The aircraft were flying for an annual training event called the "MAG-11 Turkey Shoot," a competition that allows squadrons within the MAG to compete for points based on performance. Both pilots in the mishap flight had most recently flown two days earlier in a mission in which they were simulating enemy aircraft.

But training and readiness standards dictated that each pilot have two prerequisite sorties before a mission like that of Nov. 9. The VMFA-314 squadron commander waived that requirement for the pilot with fewer flight hours, the investigation found.

The Nov. 9 flight was an air-to-air mission. The two aircraft took off from Miramar, separated, and set up for a "merge" near the center of the designated training area. Following that, the first pilot entered a nose-high maneuver that ultimately would have him flying inverted. The second pilot began a high-G turn, setting up for a second merge of the aircraft.

While inverted, according to the investigation, the first pilot assessed the flight path of the other aircraft and realized they were on a collision course. He attempted to roll his aircraft upright to avoid a crash, but didn't give any verbal deconfliction directives to his wingman.

The second pilot also saw the impending disaster. He executed a nose-low maneuver, but it was too late. The two aircraft collided just before 8 p.m. local time, the right wing of the first aircraft striking the left wing of the second.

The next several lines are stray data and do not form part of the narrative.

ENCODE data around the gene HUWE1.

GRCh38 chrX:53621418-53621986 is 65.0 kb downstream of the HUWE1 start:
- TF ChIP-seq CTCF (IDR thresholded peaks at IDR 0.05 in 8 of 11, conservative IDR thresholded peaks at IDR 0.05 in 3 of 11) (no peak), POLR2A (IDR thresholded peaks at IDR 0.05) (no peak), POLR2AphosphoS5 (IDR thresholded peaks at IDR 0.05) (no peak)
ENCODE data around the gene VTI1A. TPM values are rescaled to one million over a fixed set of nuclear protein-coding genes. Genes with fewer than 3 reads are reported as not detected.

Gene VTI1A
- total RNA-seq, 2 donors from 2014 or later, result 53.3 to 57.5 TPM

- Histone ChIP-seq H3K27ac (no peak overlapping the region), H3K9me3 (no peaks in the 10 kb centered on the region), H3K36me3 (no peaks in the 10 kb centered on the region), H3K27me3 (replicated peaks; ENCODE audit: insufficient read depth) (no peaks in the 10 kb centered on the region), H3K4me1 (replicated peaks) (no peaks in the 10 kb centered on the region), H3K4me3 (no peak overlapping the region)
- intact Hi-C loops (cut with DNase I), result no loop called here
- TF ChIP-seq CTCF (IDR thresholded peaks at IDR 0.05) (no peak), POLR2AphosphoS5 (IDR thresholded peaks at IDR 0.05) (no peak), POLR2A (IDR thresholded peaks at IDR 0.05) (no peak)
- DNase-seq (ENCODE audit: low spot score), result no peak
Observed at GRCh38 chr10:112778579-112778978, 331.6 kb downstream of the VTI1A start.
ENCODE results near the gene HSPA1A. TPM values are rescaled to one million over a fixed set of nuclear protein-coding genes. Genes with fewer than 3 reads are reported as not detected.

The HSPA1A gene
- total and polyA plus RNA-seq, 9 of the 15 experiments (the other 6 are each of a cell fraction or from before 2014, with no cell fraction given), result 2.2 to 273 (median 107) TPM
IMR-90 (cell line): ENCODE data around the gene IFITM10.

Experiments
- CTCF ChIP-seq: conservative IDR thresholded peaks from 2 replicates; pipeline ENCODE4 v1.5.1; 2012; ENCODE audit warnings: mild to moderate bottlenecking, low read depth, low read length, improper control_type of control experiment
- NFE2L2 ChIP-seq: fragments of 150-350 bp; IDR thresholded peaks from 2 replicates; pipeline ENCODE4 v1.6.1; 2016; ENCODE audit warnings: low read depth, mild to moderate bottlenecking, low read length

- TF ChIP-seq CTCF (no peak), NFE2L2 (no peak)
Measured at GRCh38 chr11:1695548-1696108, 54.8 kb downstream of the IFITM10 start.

The first aircraft was more severely damaged. It caught fire and began to corkscrew.

Having lost control of the plane, the pilot ejected roughly 19,000 feet above the ground. He sustained a minor cut above his right eyebrow, but otherwise landed unharmed in the Pacific, where he was rescued by an MH-60 helicopter dispatched from the carrier Carl Vinson.

The second aircraft sustained extensive damage to its left wing. Portions of the outer wing had broken off entirely. But the pilot found the aircraft was still flyable, and executed an arrested landing at nearby North Island that earned praise from Swan, the commander of MAG-11.

"[The pilot] displayed exceptional airmanship when he successfully landed [the aircraft] after significant portions of its flight control surfaces were destroyed," Swan wrote in his endorsement of the investigation.

The crash was caused because both pilots failed to recognize signs that their flight paths would intersect until it was too late, the investigation found.